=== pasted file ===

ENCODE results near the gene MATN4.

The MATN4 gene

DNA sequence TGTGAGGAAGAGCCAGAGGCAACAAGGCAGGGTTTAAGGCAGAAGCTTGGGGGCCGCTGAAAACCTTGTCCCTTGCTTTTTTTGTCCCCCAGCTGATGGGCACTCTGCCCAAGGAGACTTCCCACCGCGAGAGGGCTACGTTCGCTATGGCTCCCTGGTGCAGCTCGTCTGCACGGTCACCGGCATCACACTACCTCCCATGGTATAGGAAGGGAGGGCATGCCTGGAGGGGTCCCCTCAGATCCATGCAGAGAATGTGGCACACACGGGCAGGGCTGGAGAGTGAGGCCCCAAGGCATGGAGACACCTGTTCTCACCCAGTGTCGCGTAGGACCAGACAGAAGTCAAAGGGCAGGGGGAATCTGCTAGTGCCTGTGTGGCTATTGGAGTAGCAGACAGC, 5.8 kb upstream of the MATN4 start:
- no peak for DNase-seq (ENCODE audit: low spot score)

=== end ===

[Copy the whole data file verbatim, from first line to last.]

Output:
ENCODE results near the gene MATN4.

The MATN4 gene

DNA sequence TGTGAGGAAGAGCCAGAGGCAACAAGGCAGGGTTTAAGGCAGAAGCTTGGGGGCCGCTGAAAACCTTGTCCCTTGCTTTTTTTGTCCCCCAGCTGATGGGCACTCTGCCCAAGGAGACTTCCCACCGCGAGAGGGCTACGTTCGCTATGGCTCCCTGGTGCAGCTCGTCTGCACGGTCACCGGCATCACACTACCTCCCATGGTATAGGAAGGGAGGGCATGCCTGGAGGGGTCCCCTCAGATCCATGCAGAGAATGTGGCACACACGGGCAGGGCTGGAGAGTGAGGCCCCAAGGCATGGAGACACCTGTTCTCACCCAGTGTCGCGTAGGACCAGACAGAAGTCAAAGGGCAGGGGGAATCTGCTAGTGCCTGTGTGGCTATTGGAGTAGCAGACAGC, 5.8 kb upstream of the MATN4 start:
- no peak for DNase-seq (ENCODE audit: low spot score)